Fab has lost its special sauce

By Erin Griffith , written on November 1, 2013

From The News Desk

Fab CEO Jason Goldberg has always said that no other site could compete with his because "This is a taste business," and "They don't have a Bradford." Guess what? Now, neither does Fab.

The news that Fab's co-founder and Chief Creative Officer is leaving the company does not bode well. Bradford Shellhammer has been touted as the secret ingredient to the biggest, most well-funded, fastest-growing e-commerce company of the last few years. Goldberg has said many times: He built the company around Bradford's taste. (That taste, for the unfamiliar, is a sort of a cross between the MoMA store and Spencer's Gifts.) Bradford Shellhammer is Fab.

Or was.

Shellhammer has made a career out of selling his taste. That move has been key to the latest wave of ecommerce. His departure raises questions about all the other companies riding the wave of "curation" that Fab has led. Shellhammer's role as Chief Creative Officer has been copied by many other companies looking to inject a point of view into their offerings. Last week eBay announced Michael Phillips Moskowitz, CEO of curation site Bureau of Trade, will become eBay’s Editorial Director and Chief Curator.

It's been said countless times: If something has a UPC code, Amazon will beat you. In other words, it's impossible to compete with Amazon on price. So your only hope as an ecommerce site is to compete on selection. Look at Fab, Etsy, Gilt Groupe, Birchbox, One Kings Lane and Zulilly. They all offer something that Amazon doesn't. A point of view, a curated selection and interesting grouping of items from a variety of sources you wouldn't find at the mall (aka, Amazon).

It's not clear why Shellhammer left. People close to the company are saying this was in the works for some time. The company outgrew him, as is the case with many high profile co-founder departures (Foursquare comes to mind). Some even described Shellhammer as mercurial and "crazy."

A blog post by Goldberg reads almost like an apology.

Along the way Bradford and I had the privilege of traveling the world together. He was best man at my wedding. I was best man at his wedding. We laughed. We cried. We smiled. We are family.
To my friend and co-founder: I love you. Thank you for just being you. We’re all just lucky to have been touched by your magic.
He noted that Fab will "aim to honor Bradford daily" by fulfilling his original mission. That's going to be tough -- Fab was created specifically to sell Shellhammer's quirky taste to the masses.

If Bradford's creative genius is as important to the brand as Goldberg has said, it is a negative reflection of Goldberg's ability to "manage crazy"-- something many media company CEO's need to do. The broader story here may be that Fab has ultimately been forced to pick commerce over content.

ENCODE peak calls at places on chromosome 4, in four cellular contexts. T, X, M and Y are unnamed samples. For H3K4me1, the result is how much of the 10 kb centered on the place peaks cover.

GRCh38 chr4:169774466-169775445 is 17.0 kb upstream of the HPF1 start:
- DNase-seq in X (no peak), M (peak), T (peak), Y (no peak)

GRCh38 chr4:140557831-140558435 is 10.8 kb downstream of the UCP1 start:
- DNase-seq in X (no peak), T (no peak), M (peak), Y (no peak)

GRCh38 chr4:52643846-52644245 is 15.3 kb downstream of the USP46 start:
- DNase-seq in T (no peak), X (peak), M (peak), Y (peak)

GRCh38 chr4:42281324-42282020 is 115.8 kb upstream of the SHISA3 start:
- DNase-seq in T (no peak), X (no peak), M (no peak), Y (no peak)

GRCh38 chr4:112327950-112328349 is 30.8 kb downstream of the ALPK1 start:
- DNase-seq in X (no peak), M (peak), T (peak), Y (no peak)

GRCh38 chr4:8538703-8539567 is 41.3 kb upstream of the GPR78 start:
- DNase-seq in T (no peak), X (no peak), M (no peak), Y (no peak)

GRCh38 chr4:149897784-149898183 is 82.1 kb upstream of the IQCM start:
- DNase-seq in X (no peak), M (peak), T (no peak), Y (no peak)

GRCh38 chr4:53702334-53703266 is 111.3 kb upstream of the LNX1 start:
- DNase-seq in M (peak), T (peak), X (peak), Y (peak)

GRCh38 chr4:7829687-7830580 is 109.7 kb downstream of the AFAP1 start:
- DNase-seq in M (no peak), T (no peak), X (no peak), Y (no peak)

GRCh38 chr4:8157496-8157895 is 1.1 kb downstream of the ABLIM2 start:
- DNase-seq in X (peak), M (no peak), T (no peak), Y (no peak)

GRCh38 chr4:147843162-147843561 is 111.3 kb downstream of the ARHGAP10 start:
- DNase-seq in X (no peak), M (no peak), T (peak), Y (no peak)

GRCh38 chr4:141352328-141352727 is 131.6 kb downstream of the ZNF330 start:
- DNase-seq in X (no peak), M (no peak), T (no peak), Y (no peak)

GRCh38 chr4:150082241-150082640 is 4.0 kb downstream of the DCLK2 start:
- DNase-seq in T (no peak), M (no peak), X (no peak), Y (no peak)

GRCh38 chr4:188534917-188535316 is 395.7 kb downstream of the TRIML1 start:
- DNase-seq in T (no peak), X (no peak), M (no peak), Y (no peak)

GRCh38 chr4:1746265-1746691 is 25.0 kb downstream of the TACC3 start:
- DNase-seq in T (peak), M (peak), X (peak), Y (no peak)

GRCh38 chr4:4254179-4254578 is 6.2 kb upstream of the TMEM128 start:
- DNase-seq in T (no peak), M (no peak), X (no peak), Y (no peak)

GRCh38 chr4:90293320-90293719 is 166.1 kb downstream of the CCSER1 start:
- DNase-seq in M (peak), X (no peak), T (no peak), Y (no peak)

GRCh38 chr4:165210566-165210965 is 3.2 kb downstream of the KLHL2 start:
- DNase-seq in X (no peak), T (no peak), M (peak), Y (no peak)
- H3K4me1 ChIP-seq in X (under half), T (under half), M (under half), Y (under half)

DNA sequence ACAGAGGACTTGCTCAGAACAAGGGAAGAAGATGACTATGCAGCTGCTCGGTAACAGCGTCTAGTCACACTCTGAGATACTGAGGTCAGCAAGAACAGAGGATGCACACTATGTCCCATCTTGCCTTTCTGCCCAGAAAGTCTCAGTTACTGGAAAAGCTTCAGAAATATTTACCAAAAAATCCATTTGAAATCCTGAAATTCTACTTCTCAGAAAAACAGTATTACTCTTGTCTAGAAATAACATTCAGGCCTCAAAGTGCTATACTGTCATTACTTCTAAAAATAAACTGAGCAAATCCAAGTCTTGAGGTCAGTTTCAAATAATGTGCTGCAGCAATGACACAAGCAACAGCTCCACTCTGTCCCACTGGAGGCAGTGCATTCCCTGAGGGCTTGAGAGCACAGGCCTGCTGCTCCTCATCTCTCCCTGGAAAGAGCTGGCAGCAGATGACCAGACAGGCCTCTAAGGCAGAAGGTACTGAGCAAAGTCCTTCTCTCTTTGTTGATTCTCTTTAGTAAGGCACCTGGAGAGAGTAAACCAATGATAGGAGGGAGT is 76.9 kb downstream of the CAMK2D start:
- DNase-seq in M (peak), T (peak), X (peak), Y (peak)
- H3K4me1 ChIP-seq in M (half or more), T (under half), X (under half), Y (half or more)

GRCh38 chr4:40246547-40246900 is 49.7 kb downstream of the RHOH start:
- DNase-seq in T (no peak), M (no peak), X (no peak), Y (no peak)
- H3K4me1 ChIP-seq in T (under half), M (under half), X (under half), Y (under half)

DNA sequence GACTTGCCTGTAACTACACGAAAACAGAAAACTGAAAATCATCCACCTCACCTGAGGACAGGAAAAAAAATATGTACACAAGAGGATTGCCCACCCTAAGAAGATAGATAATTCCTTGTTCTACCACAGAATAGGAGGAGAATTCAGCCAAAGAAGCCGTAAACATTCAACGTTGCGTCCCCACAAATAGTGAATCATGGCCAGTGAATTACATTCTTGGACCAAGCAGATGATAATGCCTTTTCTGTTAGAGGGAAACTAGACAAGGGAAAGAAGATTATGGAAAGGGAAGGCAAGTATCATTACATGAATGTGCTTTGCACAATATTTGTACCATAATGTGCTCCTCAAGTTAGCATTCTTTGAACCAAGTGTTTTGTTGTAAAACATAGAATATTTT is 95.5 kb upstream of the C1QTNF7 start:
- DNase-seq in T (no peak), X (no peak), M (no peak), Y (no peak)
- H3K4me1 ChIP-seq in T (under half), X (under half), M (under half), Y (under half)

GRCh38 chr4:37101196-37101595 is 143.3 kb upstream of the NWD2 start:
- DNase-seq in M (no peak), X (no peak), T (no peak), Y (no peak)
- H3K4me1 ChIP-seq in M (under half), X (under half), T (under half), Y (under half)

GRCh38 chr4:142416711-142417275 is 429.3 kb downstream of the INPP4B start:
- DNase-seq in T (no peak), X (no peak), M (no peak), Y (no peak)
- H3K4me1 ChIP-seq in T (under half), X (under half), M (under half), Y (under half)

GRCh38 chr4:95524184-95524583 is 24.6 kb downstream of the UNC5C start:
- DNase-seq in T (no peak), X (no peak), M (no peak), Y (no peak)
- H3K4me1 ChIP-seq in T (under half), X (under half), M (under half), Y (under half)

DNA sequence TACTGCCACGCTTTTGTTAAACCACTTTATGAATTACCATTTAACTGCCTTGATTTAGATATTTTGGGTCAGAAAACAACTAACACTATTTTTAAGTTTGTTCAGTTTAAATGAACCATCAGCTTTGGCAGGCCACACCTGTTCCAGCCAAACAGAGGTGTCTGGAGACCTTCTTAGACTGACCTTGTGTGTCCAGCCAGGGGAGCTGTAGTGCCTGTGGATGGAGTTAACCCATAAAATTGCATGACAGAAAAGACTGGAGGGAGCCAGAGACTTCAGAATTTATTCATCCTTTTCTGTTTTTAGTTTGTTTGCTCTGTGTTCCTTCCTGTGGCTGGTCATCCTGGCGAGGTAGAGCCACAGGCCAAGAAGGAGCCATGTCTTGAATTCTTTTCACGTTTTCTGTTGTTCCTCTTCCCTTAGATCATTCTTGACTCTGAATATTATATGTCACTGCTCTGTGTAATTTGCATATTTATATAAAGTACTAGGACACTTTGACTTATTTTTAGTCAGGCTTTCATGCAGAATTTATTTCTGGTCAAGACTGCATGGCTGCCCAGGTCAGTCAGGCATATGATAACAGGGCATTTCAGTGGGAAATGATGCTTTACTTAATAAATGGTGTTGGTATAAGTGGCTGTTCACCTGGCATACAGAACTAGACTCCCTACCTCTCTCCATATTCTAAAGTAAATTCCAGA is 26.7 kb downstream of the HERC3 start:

Goldberg has said that Fab has hired or bred many "mini-Bradfords," aka lieutenant tastemakers who can copy his taste. Scaling is an issue for any company built on taste and human curation -- taste is the one thing algorithms can't predict.

Then again, copying the tastes and aesthetic of others may be the key to Fab's strategy going forward. The site is focusing more on its private label business, or goods designed and made in-house. Currently that business makes up 5 percent of Fab's sales, but Goldberg wants it to be closer to 30 or 40 percent. Shellhammer was no stranger to  knock-offs, as evidenced in a Fast Company profile from this year.

 "The Expedit--" he says, reciting the ubiquitous Swedish shelf's name. "Knock that off. See what you can do with that." Then he corrects himself. "The world doesn't need another--we don't need to copy Ikea shelves. Let's do something that's inspired by it, but different."
Lucky for Fab, it doesn't take great taste to make a knock-off.

On the business side, Fab has had a rough year. The company has been transitioning from flash sales to regular old e-commerce, but there has been some pain in the process. Fab has undergone several rounds of layoffs, totaling 250 employees.

Before that, the company's finances were messy: When it raised its latest round of funding in April, Fab expected to lose $50 million this year. (It lost $90 million last year as first reported by PandoDaily.) The layoffs have helped the company drop its burn rate significantly. Goldberg has said he hopes to reach profitability next year, and he and CTO Nishith Shah even forfeited their salaries.

On the product side, the company recently killed its Feed, a feature on its website which Goldberg said drove purchases two times more than the homepage.

Goldberg is wildly ambitious about Fab. As I wrote in April, his eyes are bigger than his wallet. He wants it to become a billion-dollar company, and he's raised $336 million to do it. With an army of "mini-Bradfords" trained to copy Shellhammer's taste (and, apparently, that of others, too), he has a strong brand. It's up to him whether the business he's built around that brand lives up to it.

Fab’s investors include The Washington Post Company, Allen Morgan, Lars Hinrichs, Don Baer, Baroda Ventures, Thrive Capital, First Round Capital (where Partner Josh Kopelman is a personal investor in PandoDaily), Baroda Ventures, Zelkova Ventures, SoftTech VC, SV Angel, Menlo Ventures (which invested in Pandodaily via its Talent Fund), Ashton Kutcher, Guy Oseary, Kevin Rose, Jon Anderson, Dave Morgan, Ben Ling, David Tisch, A-Grade Investments, Andreessen Horowitz (where partners Marc Andreessen, Chris Dixon and Jeff Jordan are personal investors in PandoDaily), RTP Ventures, Pinnacle Ventures, DoCoMo Capital, Mayfield Fund, Atomico, VTB Capital Investment Management, and Phenomen Ventures.

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